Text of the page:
- Talk to teenagers in a way that is similar to communicating with adults - with respect, attention and patience;
- Sit or crouch at eye level when talking;
- Take an active interest in their needs, because they might not always share them alone.
HELPING TRAUMATIZED PEOPLE
If you take responsibility for helping people who have experienced tragic events, it is important that you do it with respect for their rights, dignity and safety.
- Respect the safety of the people you help;
- Avoid putting people at further risk with your actions;
- Act only in their best interest;
- Make sure you do everything in your power to keep those in your care safe. Protect them from further suffering;
- Treat people with respect;
- If you pass on further contacts to them, make sure that they are treated with due respect and their rights are respected;
- Make sure you treat those you care for equally, without discriminating against them;
- Be patient and try to understand. It takes time to recover, even if the person is undergoing therapy. Be an ally and a good listener. A person with such experiences may need to constantly talk about the traumatic event. It's also part of recovery, so avoid the temptation to tell them to stop re-living what happened and start a new life;
- Try to anticipate and prepare for the stimuli that trigger Post-Traumatic Stress Disorder (PTSD) symptoms (disorders that arise as a result of experiencing traumatic events such as violence, war, catastrophe, etc.). Sights, sounds and smells, reports from their country, as well as people and places related to the trauma can be triggers for the escapees. If you are aware of which stimuli trigger anxiety responses, you will be better able to help as well as to calm them down;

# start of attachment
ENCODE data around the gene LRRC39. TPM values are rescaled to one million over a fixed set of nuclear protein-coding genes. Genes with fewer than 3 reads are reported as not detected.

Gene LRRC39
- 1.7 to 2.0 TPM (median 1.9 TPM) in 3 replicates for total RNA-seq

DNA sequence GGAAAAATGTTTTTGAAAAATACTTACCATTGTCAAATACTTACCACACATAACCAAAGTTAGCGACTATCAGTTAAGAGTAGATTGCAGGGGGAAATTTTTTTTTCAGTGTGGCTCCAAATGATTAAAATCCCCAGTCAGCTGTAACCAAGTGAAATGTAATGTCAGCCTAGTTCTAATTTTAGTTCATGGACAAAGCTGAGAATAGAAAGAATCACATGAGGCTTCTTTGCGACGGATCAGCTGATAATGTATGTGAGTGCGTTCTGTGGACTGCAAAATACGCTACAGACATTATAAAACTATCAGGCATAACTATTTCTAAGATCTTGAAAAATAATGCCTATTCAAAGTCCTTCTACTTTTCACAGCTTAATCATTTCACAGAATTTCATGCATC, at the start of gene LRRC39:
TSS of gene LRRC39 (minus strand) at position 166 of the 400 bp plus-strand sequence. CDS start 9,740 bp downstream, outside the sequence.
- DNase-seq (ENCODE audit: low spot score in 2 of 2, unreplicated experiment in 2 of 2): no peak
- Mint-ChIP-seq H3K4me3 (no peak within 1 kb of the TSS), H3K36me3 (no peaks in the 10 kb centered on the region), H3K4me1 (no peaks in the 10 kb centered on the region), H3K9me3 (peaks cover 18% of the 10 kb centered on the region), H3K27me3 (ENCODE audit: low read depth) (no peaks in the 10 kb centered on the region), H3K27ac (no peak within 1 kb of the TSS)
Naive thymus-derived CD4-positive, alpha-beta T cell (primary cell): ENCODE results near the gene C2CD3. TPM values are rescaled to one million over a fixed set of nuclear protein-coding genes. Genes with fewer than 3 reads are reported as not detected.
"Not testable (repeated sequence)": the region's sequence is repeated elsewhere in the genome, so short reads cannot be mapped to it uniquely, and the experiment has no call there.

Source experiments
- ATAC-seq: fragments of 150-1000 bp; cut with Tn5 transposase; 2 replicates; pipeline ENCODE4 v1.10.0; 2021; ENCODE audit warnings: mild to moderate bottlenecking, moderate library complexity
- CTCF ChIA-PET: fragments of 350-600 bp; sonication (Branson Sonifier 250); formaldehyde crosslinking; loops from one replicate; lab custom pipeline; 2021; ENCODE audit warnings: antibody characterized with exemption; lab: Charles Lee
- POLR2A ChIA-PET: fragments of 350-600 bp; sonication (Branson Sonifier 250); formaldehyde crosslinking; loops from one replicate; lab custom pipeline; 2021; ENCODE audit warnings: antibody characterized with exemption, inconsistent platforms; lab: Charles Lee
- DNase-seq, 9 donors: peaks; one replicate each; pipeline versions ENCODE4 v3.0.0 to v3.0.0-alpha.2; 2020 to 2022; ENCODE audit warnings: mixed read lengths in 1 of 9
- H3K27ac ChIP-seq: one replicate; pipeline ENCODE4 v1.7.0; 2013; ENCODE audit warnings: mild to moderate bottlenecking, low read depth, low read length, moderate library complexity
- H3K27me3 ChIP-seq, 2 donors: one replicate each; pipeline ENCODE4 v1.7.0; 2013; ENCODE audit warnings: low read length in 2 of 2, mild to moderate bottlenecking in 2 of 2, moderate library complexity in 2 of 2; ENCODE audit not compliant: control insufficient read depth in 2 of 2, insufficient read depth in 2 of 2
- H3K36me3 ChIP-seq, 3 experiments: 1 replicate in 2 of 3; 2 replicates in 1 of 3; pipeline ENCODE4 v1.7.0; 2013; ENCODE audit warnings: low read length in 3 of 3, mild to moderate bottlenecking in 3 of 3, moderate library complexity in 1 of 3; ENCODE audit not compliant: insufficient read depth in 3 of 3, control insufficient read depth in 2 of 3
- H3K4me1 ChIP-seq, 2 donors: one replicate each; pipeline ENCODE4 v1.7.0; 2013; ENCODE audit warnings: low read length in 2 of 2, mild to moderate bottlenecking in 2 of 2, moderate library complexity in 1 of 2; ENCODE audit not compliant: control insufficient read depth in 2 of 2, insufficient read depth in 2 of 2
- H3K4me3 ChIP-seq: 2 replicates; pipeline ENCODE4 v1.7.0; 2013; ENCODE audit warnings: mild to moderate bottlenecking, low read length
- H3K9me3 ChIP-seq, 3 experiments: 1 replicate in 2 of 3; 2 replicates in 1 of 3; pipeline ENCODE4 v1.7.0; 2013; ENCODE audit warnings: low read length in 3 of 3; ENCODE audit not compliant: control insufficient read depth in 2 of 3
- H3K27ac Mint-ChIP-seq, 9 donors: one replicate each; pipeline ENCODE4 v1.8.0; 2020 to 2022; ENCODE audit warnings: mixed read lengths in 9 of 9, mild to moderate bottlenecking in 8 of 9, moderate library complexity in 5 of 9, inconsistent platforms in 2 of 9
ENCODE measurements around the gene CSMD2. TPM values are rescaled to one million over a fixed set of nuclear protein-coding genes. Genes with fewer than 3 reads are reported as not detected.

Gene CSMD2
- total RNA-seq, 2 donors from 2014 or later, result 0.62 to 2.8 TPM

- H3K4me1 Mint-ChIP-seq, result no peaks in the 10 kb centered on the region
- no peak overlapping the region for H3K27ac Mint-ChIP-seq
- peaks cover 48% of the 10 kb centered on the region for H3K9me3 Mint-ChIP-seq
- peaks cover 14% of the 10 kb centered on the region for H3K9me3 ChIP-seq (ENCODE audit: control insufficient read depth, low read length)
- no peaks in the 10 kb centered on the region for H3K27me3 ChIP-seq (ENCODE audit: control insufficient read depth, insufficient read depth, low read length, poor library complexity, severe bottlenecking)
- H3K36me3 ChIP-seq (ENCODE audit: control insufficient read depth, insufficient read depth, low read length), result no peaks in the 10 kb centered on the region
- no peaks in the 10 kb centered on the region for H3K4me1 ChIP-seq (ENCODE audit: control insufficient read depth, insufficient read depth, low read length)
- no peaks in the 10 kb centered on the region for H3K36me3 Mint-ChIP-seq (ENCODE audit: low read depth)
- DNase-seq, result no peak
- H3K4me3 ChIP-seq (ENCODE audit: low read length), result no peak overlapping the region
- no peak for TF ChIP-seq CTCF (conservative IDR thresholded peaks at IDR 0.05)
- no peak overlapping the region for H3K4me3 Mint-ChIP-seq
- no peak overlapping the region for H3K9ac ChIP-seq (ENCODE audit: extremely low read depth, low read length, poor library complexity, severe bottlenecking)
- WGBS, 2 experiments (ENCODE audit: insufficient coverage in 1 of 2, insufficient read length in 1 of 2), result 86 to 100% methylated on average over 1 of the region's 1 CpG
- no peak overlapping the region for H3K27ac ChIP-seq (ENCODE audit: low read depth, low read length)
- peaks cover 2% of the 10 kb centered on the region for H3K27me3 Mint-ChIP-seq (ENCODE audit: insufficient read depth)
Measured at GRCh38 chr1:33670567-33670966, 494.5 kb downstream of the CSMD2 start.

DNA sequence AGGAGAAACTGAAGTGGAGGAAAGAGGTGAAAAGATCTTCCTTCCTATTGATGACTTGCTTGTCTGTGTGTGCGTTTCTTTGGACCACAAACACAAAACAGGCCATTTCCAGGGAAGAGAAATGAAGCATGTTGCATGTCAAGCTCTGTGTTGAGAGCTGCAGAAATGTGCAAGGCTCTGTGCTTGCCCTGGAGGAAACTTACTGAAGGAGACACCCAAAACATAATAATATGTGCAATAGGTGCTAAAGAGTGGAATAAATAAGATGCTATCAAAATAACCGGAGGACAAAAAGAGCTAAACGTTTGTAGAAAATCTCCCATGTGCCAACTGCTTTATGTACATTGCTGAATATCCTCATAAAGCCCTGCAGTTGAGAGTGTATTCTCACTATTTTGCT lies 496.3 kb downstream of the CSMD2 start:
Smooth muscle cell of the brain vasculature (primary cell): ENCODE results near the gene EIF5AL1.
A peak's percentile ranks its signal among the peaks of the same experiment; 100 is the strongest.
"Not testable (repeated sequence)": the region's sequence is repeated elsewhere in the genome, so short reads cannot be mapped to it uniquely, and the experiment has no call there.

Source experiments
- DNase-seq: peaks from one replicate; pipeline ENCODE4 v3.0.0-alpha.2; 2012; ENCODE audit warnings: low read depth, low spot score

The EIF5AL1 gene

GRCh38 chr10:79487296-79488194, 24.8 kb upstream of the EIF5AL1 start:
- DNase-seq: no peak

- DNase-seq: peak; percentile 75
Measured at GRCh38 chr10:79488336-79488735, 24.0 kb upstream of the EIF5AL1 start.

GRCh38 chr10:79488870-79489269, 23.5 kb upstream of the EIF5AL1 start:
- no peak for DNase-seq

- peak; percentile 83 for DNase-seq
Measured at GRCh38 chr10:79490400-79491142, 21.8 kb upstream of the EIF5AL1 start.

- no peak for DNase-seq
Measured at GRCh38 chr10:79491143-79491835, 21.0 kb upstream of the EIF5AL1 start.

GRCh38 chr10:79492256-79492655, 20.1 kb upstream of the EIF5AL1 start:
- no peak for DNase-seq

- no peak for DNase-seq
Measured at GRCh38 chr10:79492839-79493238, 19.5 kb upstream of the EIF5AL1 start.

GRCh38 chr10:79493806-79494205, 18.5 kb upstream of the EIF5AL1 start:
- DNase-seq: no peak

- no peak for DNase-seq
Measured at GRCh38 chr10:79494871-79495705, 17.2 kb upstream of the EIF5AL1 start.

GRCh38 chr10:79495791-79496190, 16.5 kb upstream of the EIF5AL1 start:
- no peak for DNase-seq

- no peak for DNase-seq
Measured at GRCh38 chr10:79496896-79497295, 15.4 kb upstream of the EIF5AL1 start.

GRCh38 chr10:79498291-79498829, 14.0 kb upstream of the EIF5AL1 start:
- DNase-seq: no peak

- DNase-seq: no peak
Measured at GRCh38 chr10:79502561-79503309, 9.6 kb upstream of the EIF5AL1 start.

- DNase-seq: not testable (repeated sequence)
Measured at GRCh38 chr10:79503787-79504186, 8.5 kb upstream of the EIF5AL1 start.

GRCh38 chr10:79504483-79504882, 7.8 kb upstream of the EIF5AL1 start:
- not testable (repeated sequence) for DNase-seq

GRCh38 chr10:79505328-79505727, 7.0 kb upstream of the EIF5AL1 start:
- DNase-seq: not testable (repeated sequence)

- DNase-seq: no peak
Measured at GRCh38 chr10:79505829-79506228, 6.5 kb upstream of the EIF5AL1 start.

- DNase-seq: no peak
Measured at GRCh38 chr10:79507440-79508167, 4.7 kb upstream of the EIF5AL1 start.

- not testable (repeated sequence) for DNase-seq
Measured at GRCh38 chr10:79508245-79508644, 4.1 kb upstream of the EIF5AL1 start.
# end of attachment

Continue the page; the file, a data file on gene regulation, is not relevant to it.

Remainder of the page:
- Don't take PTSD symptoms personally. Symptoms of PTSD include emotional numbness, anger, and withdrawal. If the person you are caring for seems distant, irritable, or closed, remember that this probably has absolutely nothing to do with you;
- Don't insist on speaking. People with PTSD often find it very difficult to talk about what they have experienced. For some, it may even worsen the situation. So never try to force them to open up to you. Make it clear, however, that if he/she wishes to talk, you are there for them, willing to listen;
- Observe the people you are helping. Talk to them. Ask. Take time to simmer down.
These guidelines were developed by Katarzyna Podleska, mgr psychologist, psychotraumatologist from the Polish HumanDoc Foundation. The foundation deals with development and humanitarian aid and implements educational and social projects. The team has completed over 50 projects in more than 10 countries around the world. Since 2015, the foundation has been active in Ukraine. If you want to support HumanDoc or learn more about them, you will find additional information on their webpage.
These guidelines were translated and adapted by the team of Multi Kulti Collective - Georgi Bozhidarov and Bistra Ivanova with the invaluable assistance of the therapist Anna Joukivskaia. Multi Kulti Collective has been supporting the integration of refugees and migrants in Bulgaria since 2011 through grass root socio-cultural activities, as well as research-based advocacy.